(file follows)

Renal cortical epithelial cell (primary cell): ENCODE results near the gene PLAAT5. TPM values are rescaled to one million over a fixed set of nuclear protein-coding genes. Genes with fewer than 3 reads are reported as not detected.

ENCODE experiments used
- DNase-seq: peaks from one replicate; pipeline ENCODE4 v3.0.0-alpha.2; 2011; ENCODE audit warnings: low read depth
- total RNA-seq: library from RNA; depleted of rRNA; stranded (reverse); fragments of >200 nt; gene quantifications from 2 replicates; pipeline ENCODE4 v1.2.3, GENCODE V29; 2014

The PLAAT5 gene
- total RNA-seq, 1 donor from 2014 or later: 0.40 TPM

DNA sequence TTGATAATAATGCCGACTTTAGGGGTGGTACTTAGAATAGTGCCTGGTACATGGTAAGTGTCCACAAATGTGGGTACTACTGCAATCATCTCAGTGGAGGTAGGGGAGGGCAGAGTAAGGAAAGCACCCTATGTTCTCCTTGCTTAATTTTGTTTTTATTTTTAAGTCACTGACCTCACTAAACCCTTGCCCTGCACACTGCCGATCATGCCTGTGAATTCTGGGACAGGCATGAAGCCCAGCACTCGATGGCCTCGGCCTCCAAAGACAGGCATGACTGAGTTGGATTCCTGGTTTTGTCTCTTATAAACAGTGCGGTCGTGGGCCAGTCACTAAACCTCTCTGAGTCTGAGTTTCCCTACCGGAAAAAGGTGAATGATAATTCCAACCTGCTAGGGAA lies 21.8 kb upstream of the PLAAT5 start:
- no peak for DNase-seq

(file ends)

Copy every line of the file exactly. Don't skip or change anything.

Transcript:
Renal cortical epithelial cell (primary cell): ENCODE results near the gene PLAAT5. TPM values are rescaled to one million over a fixed set of nuclear protein-coding genes. Genes with fewer than 3 reads are reported as not detected.

ENCODE experiments used
- DNase-seq: peaks from one replicate; pipeline ENCODE4 v3.0.0-alpha.2; 2011; ENCODE audit warnings: low read depth
- total RNA-seq: library from RNA; depleted of rRNA; stranded (reverse); fragments of >200 nt; gene quantifications from 2 replicates; pipeline ENCODE4 v1.2.3, GENCODE V29; 2014

The PLAAT5 gene
- total RNA-seq, 1 donor from 2014 or later: 0.40 TPM

DNA sequence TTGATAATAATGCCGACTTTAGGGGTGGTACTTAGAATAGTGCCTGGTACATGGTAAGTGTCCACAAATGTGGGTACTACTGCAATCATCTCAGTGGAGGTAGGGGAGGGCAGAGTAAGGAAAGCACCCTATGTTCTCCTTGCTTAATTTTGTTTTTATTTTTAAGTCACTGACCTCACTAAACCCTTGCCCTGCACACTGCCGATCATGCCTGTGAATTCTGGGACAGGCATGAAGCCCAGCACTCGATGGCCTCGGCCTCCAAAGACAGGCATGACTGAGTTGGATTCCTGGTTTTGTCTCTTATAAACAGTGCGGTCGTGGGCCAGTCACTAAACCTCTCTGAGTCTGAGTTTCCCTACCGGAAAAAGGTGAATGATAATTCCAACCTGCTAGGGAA lies 21.8 kb upstream of the PLAAT5 start:
- no peak for DNase-seq